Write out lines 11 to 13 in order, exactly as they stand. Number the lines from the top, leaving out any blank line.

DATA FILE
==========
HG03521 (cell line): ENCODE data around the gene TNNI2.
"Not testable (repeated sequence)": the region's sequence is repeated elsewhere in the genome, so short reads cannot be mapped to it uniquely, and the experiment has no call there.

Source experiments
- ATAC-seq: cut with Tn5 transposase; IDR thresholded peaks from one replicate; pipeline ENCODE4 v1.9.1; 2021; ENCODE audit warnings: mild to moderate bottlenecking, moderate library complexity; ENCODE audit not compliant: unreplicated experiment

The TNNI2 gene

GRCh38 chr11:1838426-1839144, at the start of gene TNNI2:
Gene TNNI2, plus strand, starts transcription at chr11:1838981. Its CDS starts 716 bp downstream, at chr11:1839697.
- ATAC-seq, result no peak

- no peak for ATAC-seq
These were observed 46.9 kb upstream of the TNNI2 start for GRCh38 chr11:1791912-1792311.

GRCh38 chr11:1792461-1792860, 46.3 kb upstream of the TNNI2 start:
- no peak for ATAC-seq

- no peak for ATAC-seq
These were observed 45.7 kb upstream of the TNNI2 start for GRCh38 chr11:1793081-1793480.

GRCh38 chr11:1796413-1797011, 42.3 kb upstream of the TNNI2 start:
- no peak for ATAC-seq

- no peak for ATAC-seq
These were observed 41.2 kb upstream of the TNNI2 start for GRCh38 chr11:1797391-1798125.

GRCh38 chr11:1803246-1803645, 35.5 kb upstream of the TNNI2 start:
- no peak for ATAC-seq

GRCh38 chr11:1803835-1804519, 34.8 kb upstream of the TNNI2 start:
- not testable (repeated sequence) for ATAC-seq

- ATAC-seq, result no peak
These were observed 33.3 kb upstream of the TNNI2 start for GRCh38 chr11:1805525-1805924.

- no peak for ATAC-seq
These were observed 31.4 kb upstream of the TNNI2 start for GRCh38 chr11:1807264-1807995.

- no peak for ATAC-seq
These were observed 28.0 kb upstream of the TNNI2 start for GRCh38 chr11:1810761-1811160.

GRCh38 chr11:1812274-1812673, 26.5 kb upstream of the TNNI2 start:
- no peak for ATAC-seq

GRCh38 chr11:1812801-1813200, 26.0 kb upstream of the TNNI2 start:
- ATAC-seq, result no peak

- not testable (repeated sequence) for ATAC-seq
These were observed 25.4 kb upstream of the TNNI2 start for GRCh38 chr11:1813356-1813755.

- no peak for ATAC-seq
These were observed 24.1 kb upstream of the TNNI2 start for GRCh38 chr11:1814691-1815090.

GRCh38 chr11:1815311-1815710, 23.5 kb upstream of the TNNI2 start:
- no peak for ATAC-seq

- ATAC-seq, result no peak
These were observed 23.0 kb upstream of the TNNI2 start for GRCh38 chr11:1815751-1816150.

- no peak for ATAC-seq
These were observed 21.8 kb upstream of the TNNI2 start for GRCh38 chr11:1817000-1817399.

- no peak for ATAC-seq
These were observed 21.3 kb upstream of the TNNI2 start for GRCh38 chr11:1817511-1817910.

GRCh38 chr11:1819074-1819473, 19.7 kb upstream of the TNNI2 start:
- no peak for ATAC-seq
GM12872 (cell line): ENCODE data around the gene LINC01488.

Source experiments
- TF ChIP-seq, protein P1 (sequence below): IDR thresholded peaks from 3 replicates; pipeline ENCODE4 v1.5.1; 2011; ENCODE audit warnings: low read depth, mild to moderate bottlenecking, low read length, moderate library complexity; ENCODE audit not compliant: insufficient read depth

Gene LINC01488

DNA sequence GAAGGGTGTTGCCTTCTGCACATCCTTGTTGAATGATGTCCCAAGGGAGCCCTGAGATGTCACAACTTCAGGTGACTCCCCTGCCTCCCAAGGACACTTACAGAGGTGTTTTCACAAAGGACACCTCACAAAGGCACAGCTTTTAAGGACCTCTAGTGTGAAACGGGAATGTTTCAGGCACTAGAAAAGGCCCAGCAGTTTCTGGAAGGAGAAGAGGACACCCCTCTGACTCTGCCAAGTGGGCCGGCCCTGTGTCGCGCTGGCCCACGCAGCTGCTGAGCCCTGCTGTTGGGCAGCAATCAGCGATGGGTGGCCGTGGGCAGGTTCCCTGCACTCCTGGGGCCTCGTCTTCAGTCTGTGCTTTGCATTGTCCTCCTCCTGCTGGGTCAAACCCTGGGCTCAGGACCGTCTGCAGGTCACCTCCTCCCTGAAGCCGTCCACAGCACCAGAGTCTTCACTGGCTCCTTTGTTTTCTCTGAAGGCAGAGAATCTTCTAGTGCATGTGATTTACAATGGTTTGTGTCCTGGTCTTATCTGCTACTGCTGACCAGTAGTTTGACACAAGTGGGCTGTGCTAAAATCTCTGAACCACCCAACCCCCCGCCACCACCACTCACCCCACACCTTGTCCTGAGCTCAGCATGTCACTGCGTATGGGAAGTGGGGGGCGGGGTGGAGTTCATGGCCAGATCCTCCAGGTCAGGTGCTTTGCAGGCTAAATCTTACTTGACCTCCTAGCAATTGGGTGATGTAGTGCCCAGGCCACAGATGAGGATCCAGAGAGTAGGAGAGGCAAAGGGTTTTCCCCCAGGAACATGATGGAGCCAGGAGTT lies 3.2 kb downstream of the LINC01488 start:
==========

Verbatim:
GRCh38 chr11:1792461-1792860, 46.3 kb upstream of the TNNI2 start:
- no peak for ATAC-seq

- no peak for ATAC-seq